IT Insanity: Batteries Not Included
One morning, I get a press release from my software vendor promising massive benefits with a new integration between my remote monitoring and management (RMM) solution and another mission critical product. I get excited by the potential for more efficiency and less frustration, so I get my account manager to walk me through a PowerPoint of the features and advantages of this new integration. I can see all the streamlining I could add, and there’s a special promotion going on that means I can add those additional seats I’ve been holding off on. It all sounds perfect…until I start trying to install.
The installation process is anything but intuitive, and I end up spending hours troubleshooting and talking to support. I’m already worrying about the hassle of updates and new product releases. Once it’s up and running, I immediately see that some common indicators aren’t being captured, which means I have to go back to the other product interface to get to those. I’m knee-deep in the integration, but I’m still doing everything one task at a time. In the end, I abandon this new integration, write off the lost time, and go back to the old process. This is not a meaningful integration, it’s another form of IT Insanity.
Integrations must solve for a complete lifecycle. After countless stories like this one from our partners, we learned some important lessons about how to avoid useless franken-integrations. Here are the signs you’ve stumbled on a franken-integration:
- A press release creates a lot of hype, but the integration under-delivers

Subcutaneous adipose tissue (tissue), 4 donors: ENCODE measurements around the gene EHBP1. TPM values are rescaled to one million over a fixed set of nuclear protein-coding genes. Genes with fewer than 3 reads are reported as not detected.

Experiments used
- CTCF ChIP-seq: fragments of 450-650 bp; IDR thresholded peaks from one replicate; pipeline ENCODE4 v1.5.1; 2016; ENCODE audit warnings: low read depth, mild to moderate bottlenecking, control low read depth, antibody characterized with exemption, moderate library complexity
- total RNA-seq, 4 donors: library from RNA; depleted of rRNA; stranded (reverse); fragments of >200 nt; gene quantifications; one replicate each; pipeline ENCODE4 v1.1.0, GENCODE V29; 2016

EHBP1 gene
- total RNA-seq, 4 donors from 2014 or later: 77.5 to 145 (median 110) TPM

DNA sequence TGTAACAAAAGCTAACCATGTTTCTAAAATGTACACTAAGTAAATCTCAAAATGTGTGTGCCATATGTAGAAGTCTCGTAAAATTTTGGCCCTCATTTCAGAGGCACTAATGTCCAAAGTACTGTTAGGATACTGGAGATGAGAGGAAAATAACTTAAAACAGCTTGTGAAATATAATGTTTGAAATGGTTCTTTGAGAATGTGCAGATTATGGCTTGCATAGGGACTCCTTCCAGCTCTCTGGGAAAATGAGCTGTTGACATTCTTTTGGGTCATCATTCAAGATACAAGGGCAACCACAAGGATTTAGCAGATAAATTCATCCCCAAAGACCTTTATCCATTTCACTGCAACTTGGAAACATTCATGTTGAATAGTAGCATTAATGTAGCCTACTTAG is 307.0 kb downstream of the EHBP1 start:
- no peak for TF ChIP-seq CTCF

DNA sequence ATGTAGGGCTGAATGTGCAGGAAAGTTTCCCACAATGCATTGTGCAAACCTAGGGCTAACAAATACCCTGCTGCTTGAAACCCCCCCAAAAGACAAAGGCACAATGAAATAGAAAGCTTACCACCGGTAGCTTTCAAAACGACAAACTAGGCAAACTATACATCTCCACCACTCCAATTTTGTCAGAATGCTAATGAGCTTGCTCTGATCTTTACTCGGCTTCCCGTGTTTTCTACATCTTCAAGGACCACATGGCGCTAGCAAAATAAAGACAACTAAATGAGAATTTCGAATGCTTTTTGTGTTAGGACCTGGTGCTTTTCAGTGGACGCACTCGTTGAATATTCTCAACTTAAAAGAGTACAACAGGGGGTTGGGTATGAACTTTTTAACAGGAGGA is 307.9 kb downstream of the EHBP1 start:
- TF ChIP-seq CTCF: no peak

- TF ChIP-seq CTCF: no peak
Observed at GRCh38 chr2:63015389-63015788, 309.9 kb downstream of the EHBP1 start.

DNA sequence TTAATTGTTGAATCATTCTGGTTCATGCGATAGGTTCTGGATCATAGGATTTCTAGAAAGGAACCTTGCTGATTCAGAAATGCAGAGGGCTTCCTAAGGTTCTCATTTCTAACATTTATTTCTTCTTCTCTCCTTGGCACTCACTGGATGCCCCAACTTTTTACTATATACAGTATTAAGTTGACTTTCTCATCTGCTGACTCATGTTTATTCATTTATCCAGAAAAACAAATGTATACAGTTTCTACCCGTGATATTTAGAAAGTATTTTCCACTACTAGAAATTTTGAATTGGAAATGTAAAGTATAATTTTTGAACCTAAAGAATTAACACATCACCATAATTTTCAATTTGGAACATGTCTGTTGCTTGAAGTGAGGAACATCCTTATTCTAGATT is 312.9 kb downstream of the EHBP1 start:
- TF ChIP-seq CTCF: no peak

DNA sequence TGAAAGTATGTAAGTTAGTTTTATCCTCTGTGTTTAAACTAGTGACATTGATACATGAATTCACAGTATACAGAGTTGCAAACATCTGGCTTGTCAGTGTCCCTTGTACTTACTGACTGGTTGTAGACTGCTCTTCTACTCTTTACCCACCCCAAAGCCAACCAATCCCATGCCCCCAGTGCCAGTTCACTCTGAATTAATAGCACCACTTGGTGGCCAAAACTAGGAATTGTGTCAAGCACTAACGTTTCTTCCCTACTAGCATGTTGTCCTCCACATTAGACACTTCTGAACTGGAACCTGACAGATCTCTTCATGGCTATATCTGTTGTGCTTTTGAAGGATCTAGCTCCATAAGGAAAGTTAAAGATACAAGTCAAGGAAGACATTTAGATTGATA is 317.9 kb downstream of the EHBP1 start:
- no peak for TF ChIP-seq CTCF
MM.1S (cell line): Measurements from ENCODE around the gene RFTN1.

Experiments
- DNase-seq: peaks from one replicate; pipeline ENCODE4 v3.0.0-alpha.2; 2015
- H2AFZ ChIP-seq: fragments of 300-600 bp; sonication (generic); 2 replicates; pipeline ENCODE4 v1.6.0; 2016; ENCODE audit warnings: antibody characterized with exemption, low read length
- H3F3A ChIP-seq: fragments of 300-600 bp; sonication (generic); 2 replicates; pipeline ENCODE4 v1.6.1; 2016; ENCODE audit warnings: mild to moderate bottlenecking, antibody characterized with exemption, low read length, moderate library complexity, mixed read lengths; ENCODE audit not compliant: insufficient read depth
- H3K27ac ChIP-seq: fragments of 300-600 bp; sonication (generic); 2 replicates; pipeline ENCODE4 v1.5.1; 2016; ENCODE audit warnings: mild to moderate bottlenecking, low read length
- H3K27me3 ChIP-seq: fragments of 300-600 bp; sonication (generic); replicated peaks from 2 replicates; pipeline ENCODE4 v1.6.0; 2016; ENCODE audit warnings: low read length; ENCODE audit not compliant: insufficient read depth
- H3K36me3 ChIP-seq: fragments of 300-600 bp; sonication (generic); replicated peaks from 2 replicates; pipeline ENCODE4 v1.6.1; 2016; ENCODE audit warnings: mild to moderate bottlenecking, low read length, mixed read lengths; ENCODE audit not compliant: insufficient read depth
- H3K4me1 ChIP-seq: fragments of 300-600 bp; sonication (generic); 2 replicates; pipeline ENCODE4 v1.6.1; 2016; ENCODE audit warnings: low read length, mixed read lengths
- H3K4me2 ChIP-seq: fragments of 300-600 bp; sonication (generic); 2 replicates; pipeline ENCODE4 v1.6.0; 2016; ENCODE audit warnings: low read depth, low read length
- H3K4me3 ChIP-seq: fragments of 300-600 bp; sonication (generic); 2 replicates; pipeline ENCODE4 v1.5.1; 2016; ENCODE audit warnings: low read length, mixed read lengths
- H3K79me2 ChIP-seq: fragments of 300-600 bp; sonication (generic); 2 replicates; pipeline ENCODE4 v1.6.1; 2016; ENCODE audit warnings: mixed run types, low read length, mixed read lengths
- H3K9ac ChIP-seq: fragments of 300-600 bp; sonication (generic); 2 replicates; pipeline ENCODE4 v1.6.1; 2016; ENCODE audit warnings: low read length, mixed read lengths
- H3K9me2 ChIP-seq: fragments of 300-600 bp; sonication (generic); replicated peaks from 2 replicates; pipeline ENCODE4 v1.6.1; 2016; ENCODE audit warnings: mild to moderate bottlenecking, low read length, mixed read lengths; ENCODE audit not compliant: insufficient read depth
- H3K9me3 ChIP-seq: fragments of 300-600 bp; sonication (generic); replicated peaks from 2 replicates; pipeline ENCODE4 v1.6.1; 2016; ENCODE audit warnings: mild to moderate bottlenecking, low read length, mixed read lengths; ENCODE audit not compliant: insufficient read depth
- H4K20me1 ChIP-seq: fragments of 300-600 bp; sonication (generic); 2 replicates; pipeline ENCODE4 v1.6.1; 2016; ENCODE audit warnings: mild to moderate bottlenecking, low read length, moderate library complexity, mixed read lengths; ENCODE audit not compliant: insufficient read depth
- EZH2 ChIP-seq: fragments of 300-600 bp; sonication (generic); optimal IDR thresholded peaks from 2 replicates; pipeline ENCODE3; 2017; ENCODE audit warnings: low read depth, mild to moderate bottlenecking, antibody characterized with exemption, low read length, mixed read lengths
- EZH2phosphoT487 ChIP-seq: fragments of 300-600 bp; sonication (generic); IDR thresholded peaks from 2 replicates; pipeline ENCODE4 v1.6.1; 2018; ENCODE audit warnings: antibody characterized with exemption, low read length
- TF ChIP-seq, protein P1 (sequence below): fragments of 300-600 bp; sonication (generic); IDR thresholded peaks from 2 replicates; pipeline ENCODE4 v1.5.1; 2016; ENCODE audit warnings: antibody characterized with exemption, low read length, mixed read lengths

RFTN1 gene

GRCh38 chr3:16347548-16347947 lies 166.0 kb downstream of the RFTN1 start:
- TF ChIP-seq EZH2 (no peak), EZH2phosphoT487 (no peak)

- No live demonstration of the integration in action
- Non-intuitive integration design and/or dense and confusing documentation
- Hours spent talking to support just to get the integration up and running
- Critical indicators are missing, so you’re left without visual indicators of health, alerts and action oriented steps for important status changes
- The integration doesn’t enable you to work through a single-pane-of-glass, so you waste time jumping from one interface to another
- Actions can’t be performed globally or at the group level, so you must do them one by one
- Data collected isn’t reportable
- The integration stops working through product upgrades
- Integration performance is impacted as your use of the solution grows
Avoid the wasted time and mounting frustration of a franken-integration. To help you do that, we’ve reinvented the way integrations are developed to make them truly meaningful for our partners.
We talk to partners about building their own IT solutions through the ICMMR model, which we refer to as “I See More.” This model is focused on solving problems within a single-pane-of-glass interface that minimizes the steps required to get the most out of an integration. ICMMR defines five points that solve for your needs as an IT service provider.
Installation: Integrations with third party applications must allow the software installation, licensing and activation to be done from your management console.
Configuration: The console should allow you to configure common settings to minimize your configuration time and eliminate the need to remote in to another server or switch back and forth between applications.
Monitoring: Monitoring needs to raise alerts only when your intervention is required. For example, with an integration into backup software, if you’re running continuous incremental backups every 15 minutes, you don’t need to know when each job fails; you only need to know when the recovery point objective (RPO) is beyond acceptable limits.
Management: The management interface should look and work the same way the integrated application works so you can use an interface you’re already familiar with. You should be able to handle the top 5-10 management tasks within the integration.
Reporting: While you don’t need alerts for everything, you do need to be able to identify underlying trends that could impact your client networks. Reporting and dashboards are a must in every integration.
By focusing on these five points, you can easily differentiate between integrations that will really make a difference for your IT business and those that that will just waste your time.